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In April, Gartner released an industry landscape that covered network monitoring and defined a new term “Network Packet Brokers.” I would like to look at what they do, their advantages and why you should deploy one within your network.
Carriers and operators constantly face the challenge of containing costs while responding to rapidly changing business environments, especially when it comes to maintaining high visibility and compliance in their networks. The need to scale and offer new services, while maintaining compliance and security are at the forefront of their requirements. Unique for carriers and operators is the additional issue of ever increasing subscriber interest in, and revenue dependence on, new mobile services which raises concerns about spotty network performance. These new mobile services require an increase in the quantity and variety of network analysis tools to attach to network links which can drive capital expenditures and operating expenditures out-of-control.
What is needed is a “layer of intelligence” to provide scalable visibility and control of packet brokering – this is called network packet brokering, which is the ability to intelligently optimize (capturing, reviewing, evaluating and reporting) what is going on within the network. This important additional layer reduces both capex and opex and provides complete visibility across the network. By proactively copying, forwarding and redirecting captured traffic in real-time, network operators can achieve higher service availability, lower labor costs for network analysis, lower analysis costs overall and greater subscriber and revenue protection. In order to achieve the greatest level of return on investment, these network packet broker tools are needed to optimize and secure the flow of network analysis to any operations center, on any network, anywhere – helping the operator fuel a sustainable competitive advantage and providing for future operating success.
When considering this approach, companies should consider an ROI evaluation that includes financial analysis and compares the estimated total cost of ownership over three years between the current monitoring environment and a proposed network packet broker layer. With this information, the operator can best understand the potential direct and indirect savings to their organization, including how productivity will be enhanced as subscriber experience, service performance and network maintainability are all improved. A system-wide interconnected approach to deploying a monitoring/analysis measurement system will maximize return on new tool investment and provide a greater return on existing investment.
Deploying network packet brokers reduces current levels of capex and opex, thereby extending the life of existing tools even as the network capacity is upgraded, visibility of the network is increased system-wide, future tool expenses are better managed/predicted and a centralized monitoring system is realized. These advantages bring clear benefits to the operators’ top and bottom lines.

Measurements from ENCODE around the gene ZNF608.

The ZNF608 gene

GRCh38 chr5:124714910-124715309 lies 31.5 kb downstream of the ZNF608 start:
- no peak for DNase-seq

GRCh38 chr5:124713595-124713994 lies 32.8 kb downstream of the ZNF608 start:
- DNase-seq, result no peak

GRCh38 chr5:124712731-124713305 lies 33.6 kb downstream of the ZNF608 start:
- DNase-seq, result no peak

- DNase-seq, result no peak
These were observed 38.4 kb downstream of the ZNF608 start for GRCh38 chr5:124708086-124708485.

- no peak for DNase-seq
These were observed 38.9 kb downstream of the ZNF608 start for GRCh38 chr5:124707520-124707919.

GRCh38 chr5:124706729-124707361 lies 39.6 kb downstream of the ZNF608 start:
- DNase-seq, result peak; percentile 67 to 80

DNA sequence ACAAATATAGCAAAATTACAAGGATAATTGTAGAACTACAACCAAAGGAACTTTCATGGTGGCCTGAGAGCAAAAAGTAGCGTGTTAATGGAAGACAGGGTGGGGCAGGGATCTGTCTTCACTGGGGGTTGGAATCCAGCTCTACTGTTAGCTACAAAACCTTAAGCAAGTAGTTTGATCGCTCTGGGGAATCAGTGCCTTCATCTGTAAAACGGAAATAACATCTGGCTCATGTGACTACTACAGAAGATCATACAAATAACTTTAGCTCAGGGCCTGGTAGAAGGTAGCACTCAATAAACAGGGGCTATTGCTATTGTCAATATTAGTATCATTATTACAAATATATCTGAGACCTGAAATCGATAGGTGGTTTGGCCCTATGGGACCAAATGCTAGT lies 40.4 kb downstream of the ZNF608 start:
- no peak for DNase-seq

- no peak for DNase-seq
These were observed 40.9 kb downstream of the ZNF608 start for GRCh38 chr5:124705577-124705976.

Whether the IT group is centralizing their network intelligence tools or the tools will remain distributed throughout the local-area network, wide-area network or across the cloud, a network packet broker layer will provide reduced costs and overhead, opportunities for new services, complete visibility to the tools, keep costs down and improve overall productivity and performance. Network “blind spots” can be eliminated with this new approach because there is no more SPAN Port contention as the tools access traffic through the network packet brokering system. Captured and groomed traffic maintains a centralized view of the network, regardless of physical location of the tools.
The immediate impact of the unprecedented network visibility that network packet brokers deliver is simplification of the network architecture and a significant reduction in number of tools required – and consequently the management overhead. True end-to-end troubleshooting is now possible, resulting in significantly reduced response time to outage and repair.
The intelligence of the system filters and grooms traffic to dramatically improve the efficiency of the tools. Many tools are application-specific, which means they are interested in only certain types of IP traffic coming from certain parts of the network. These solutions ensure selective hardware-based filtering, high data burst buffers and session-aware load balancing so that tools receive only the specific traffic they need to see (e.g. from specific VLANs) and that no packets are lost to due to over subscription.
With a network packet brokering layer between the tools and the network infrastructure, instead of a one-to-one ratio of tools to network links, network operations can monitor several links or the entire network with a single tool. This dramatically reduces the capex needed to completely cover the network. This will result in lower management overhead, shorter time to troubleshoot network anomalies and repair mean, further reduction in operating costs, faster ROI and the ability to meet service level agreements.
Network packet brokers, when used as a system enable the following distinct advantages:
–Up to 120% increase in application availability.
–Up to 80% reduction in capital expenditures.
–Up to 50% reduction in operational expenditures.
–Lower mean time to repair.
–Allows operators to become truly tool vendor agnostic.
–Lower churn and higher subscriber quality of experience.
–Allow operators to focus on operational efficiency and service differentiation.
–Allow monitoring tools to be cross-connected between different topologies as needed: fixed, 3G, LTE and video-on-demand.
–Preserve existing investment, defer new investments.
–Day 1 ROI, reduce tool TCO.